Urban Bhishti : Infrastructure for the sacred

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Aya, Marisha
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Master of Architecture (Professional)
Unitec Institute of Technology
Kaza, Krystina
Masters Thesis
Ngā Upoko Tukutuku (Māori subject headings)
water infrastructure
water supply
water treatment
public infrastructure
urban centres
ANZSRC Field of Research Code (2020)
Aya, M. (2017). Urban Bhishti : Infrastructure for the sacred. (Unpublished document submitted in partial fulfilment of the requirements for the degree of Master of Architecture (Professional)). Unitec Institute of Technology, Auckland, New Zealand. Retrieved from https://hdl.handle.net/10652/4573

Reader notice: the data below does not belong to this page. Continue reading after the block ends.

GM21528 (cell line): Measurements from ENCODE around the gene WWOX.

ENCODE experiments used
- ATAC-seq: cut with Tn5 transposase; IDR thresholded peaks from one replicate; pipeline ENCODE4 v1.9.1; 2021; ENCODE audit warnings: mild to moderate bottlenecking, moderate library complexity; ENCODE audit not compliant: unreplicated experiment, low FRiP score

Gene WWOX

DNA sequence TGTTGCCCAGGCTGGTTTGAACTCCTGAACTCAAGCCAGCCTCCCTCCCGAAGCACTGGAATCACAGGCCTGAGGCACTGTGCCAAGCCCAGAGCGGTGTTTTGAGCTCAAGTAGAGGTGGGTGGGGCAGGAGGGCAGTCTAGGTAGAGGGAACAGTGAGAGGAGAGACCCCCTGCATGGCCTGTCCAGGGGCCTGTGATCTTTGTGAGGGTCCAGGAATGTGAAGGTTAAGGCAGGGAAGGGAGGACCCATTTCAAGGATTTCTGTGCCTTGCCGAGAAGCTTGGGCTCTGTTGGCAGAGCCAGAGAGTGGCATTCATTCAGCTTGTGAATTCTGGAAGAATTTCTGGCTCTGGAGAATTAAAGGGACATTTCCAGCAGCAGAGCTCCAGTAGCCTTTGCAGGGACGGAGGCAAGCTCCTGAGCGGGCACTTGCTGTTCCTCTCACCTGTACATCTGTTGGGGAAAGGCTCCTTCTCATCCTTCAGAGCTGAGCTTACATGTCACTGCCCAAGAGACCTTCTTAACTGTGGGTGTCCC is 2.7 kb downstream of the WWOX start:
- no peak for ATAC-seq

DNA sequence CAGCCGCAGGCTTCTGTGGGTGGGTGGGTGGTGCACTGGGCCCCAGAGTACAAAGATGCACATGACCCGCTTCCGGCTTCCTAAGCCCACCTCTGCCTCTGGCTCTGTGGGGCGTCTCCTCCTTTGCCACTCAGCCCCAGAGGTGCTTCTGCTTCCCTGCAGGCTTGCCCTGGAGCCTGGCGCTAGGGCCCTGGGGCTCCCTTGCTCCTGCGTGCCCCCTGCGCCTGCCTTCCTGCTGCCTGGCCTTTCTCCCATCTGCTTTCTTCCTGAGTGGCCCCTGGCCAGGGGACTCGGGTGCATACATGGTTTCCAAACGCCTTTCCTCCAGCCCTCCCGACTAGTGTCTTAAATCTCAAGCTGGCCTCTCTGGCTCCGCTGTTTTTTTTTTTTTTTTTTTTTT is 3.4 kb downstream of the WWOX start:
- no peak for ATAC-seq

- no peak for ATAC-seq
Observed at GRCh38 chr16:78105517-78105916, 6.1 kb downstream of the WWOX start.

RESEARCH QUESTION: How can water infrastructure be developed to create a place of significance and progress in an Urban Indian context? ABSTRACT: The need to protect any country’s freshwater resources is becoming increasingly crucial against the backdrop of global water shortages. However, India poses an interesting challenge with the cultural importance it gives to water, assigning water a status such that it becomes far more than a mere amenity. Due to rapid urbanization, large-scale human migration into India’s urban centres has created a need to re-assess how cities’ infrastructural networks will grow to provide for basic amenities such as water, sanitation services and waste treatment, all of which are essential for an urban population. Not only do poor sanitation services and inadequate water supply impose a disproportionate financial and public health burden on the most marginalized sectors of the urban populations, but the current water provision model employed in most urban centres across India deals with water in a highly unsustainable manner, both environmentally by allowing water pollution, and socially through the physical absence of water in the public realm of the city fabric. It is important to rethink how the integration of infrastructural technology might be introduced into the public environment. Not only should solutions facilitate the water needs of the population within which they sit, but they should promote understanding of the challenges of supplying water. This can be done by providing a platform for engagement between man and water – highlighting the social, political and cultural potential of water. This engagement could lead to greater awareness of systems involved across all three realms and could bring to the forefront one’s own personal impact on water supply. This research project aims to contribute to a constructive dialogue of how India might employ water infrastructure strategies in its urban centers, given current day problems such as rapidly growing urban populations, depleting ground water levels and insufficient water treatment and distribution networks – all set against a backdrop of cultural significance and political tension.
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